Capsular Tissue: A New Local Flap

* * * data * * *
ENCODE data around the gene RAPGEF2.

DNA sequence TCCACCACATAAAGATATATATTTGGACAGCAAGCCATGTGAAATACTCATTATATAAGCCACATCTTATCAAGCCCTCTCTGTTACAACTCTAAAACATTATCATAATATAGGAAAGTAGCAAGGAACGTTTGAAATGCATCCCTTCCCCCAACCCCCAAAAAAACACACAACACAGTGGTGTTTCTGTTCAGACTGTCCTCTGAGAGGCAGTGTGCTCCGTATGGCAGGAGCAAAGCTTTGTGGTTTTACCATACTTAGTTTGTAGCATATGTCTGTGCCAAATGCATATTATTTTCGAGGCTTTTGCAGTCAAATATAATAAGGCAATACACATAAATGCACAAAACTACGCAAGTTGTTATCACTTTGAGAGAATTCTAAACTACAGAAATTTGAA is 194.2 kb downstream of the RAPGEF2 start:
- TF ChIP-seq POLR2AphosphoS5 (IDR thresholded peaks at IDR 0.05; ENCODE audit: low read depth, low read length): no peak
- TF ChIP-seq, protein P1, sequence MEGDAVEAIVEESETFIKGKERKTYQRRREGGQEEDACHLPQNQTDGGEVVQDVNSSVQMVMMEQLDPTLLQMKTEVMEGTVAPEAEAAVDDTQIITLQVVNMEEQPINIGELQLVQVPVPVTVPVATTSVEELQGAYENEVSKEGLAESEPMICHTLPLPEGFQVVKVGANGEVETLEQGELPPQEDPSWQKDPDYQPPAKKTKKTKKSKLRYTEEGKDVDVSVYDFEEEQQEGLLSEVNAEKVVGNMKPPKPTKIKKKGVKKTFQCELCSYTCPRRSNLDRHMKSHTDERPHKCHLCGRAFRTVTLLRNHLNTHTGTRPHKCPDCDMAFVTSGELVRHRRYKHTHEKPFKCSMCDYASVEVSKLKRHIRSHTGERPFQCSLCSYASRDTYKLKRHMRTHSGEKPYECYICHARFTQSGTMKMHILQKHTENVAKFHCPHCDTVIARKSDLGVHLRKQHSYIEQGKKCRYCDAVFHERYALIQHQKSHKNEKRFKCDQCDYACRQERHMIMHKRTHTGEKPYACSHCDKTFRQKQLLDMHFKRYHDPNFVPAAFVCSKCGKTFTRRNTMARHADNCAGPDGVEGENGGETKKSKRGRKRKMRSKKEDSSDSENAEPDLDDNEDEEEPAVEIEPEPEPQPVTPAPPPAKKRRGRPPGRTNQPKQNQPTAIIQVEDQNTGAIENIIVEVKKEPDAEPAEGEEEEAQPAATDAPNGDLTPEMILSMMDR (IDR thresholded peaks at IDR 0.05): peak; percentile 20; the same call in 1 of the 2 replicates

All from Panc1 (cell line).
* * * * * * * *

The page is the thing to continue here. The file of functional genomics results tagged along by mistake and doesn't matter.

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Capsular tissue, the interface that forms between an implanted device and the body's own soft tissues, has recently been shown to develop its own unique blood supply. This capsular tissue with its extensive vascular plexus has not been described previously as an isolated flap. The purpose of our study was to determine whether an isolated flap of capsular tissue would survive as a local pedicle flap and provide enough inherent vascularity to support a skin graft. Isolated expanded and nonex-panded capsular flaps were compared by using 20 expanders (10 expanded and 10 nonexpanded) in two mixed-breed female pigs. Expanded and nonexpanded capsular flaps were elevated 8 weeks following expander placement. These flaps were raised on their capsular bases alone, and skin grafts were placed onto the capsular surfaces. All the expanded capsular flaps and their skin grafts had 100 percent survival. Skin grafts on the non-expanded flaps survived an average of 28 percent, with graft survival corresponding to flap survival. This study confirms that flaps of isolated expanded capsular tissue survive and provide enough inherent vascularity to support a split-thickness skin graft.

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